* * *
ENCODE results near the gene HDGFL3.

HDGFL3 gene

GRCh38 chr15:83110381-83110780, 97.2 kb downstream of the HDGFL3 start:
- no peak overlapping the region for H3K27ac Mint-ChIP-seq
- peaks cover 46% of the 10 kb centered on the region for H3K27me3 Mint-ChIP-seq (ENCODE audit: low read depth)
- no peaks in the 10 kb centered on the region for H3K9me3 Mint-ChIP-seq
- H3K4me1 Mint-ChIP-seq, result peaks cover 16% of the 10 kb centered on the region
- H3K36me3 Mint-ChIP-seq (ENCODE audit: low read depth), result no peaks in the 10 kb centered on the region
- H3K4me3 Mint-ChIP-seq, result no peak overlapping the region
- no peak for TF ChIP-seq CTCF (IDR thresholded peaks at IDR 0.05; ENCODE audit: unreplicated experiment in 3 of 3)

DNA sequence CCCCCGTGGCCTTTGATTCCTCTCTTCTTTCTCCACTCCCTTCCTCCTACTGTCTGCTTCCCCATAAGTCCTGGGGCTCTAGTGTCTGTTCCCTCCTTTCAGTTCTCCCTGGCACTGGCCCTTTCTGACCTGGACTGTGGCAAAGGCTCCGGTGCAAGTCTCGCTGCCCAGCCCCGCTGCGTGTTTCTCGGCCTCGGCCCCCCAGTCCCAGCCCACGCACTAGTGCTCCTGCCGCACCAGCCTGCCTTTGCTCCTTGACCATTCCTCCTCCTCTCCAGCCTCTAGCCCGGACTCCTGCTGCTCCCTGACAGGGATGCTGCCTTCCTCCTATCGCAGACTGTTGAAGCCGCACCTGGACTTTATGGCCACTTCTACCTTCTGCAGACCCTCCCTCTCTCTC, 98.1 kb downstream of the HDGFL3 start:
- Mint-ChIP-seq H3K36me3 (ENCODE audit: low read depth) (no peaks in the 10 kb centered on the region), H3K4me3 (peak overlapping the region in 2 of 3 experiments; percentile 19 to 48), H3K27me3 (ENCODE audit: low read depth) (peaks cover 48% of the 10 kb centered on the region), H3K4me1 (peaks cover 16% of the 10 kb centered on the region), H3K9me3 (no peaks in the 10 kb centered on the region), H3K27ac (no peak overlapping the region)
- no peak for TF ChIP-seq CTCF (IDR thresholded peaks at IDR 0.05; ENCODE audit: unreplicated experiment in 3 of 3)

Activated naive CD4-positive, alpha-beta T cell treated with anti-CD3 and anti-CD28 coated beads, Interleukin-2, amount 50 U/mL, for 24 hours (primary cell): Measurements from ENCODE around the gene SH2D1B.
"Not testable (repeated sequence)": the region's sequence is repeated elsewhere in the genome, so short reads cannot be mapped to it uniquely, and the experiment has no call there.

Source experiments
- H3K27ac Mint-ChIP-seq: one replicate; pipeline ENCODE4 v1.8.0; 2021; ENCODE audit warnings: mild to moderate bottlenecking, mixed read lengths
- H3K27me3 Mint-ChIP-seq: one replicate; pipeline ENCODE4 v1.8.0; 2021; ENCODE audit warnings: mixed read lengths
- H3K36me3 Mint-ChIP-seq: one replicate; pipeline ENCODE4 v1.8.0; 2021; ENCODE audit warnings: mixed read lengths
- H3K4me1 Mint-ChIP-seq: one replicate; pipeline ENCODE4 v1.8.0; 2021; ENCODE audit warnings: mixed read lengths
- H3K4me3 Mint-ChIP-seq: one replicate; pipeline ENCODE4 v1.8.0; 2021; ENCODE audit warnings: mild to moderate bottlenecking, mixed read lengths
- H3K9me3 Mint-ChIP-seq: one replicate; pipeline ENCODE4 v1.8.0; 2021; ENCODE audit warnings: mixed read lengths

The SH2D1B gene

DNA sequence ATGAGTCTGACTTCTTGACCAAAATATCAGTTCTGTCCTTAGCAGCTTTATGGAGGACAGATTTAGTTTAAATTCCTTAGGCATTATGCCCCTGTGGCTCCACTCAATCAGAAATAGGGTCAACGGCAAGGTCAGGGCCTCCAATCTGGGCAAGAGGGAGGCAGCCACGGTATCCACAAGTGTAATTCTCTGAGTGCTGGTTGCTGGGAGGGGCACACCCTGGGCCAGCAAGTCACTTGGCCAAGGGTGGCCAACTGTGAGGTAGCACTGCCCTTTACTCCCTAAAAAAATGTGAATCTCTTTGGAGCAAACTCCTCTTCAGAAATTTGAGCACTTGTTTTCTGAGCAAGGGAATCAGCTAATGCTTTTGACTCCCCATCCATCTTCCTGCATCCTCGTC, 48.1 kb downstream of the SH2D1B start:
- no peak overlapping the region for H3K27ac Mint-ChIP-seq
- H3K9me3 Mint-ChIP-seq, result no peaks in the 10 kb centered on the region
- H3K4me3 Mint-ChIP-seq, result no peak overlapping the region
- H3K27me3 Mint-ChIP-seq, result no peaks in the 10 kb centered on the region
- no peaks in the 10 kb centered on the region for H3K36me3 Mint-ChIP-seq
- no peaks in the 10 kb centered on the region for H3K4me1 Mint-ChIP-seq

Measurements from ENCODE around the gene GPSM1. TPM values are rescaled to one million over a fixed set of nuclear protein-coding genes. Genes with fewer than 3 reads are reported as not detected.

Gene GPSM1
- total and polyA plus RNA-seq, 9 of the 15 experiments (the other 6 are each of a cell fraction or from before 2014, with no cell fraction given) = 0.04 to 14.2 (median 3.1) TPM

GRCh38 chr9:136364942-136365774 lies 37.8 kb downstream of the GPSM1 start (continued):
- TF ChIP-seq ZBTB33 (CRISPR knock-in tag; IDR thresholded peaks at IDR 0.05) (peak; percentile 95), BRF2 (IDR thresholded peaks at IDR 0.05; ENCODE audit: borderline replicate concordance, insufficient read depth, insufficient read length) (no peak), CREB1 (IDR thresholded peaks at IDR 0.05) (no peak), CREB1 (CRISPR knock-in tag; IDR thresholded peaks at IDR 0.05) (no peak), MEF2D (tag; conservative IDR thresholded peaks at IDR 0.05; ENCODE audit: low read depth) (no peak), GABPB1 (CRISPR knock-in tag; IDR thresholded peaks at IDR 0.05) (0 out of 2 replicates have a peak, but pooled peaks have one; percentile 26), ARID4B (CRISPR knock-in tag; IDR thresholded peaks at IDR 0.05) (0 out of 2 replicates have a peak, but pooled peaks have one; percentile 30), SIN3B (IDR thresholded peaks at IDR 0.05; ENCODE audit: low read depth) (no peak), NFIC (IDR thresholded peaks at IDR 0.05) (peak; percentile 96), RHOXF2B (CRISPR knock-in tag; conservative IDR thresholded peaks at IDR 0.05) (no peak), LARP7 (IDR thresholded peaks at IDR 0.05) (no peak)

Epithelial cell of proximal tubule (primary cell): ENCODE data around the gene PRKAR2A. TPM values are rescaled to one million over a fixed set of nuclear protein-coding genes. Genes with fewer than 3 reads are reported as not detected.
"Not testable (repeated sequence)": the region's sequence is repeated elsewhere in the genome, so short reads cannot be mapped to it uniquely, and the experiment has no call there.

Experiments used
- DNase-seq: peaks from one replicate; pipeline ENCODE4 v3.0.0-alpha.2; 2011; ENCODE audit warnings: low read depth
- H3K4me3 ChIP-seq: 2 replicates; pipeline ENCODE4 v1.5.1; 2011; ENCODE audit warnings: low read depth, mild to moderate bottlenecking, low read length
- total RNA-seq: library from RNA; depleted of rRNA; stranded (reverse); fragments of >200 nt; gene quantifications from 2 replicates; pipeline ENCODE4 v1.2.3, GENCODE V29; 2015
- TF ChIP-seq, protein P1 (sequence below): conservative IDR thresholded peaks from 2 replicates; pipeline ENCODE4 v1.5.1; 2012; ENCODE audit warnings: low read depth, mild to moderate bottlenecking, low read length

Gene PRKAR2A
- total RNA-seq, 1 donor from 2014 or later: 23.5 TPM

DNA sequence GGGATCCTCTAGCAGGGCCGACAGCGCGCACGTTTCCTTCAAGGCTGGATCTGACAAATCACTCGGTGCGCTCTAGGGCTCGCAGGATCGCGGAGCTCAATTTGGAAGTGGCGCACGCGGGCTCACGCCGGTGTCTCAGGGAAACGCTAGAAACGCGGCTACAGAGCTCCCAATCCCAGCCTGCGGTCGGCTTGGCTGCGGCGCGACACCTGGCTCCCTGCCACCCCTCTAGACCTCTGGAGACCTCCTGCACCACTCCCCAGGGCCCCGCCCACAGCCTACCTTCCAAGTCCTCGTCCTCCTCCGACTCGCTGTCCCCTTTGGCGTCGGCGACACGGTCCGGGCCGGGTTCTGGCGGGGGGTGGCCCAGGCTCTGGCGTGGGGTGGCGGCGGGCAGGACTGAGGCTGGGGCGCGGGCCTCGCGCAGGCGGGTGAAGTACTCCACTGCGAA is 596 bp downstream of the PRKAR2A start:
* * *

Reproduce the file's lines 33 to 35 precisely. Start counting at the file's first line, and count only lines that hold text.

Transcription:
- total and polyA plus RNA-seq, 9 of the 15 experiments (the other 6 are each of a cell fraction or from before 2014, with no cell fraction given) = 0.04 to 14.2 (median 3.1) TPM

GRCh38 chr9:136364942-136365774 lies 37.8 kb downstream of the GPSM1 start (continued):
- TF ChIP-seq ZBTB33 (CRISPR knock-in tag; IDR thresholded peaks at IDR 0.05) (peak; percentile 95), BRF2 (IDR thresholded peaks at IDR 0.05; ENCODE audit: borderline replicate concordance, insufficient read depth, insufficient read length) (no peak), CREB1 (IDR thresholded peaks at IDR 0.05) (no peak), CREB1 (CRISPR knock-in tag; IDR thresholded peaks at IDR 0.05) (no peak), MEF2D (tag; conservative IDR thresholded peaks at IDR 0.05; ENCODE audit: low read depth) (no peak), GABPB1 (CRISPR knock-in tag; IDR thresholded peaks at IDR 0.05) (0 out of 2 replicates have a peak, but pooled peaks have one; percentile 26), ARID4B (CRISPR knock-in tag; IDR thresholded peaks at IDR 0.05) (0 out of 2 replicates have a peak, but pooled peaks have one; percentile 30), SIN3B (IDR thresholded peaks at IDR 0.05; ENCODE audit: low read depth) (no peak), NFIC (IDR thresholded peaks at IDR 0.05) (peak; percentile 96), RHOXF2B (CRISPR knock-in tag; conservative IDR thresholded peaks at IDR 0.05) (no peak), LARP7 (IDR thresholded peaks at IDR 0.05) (no peak)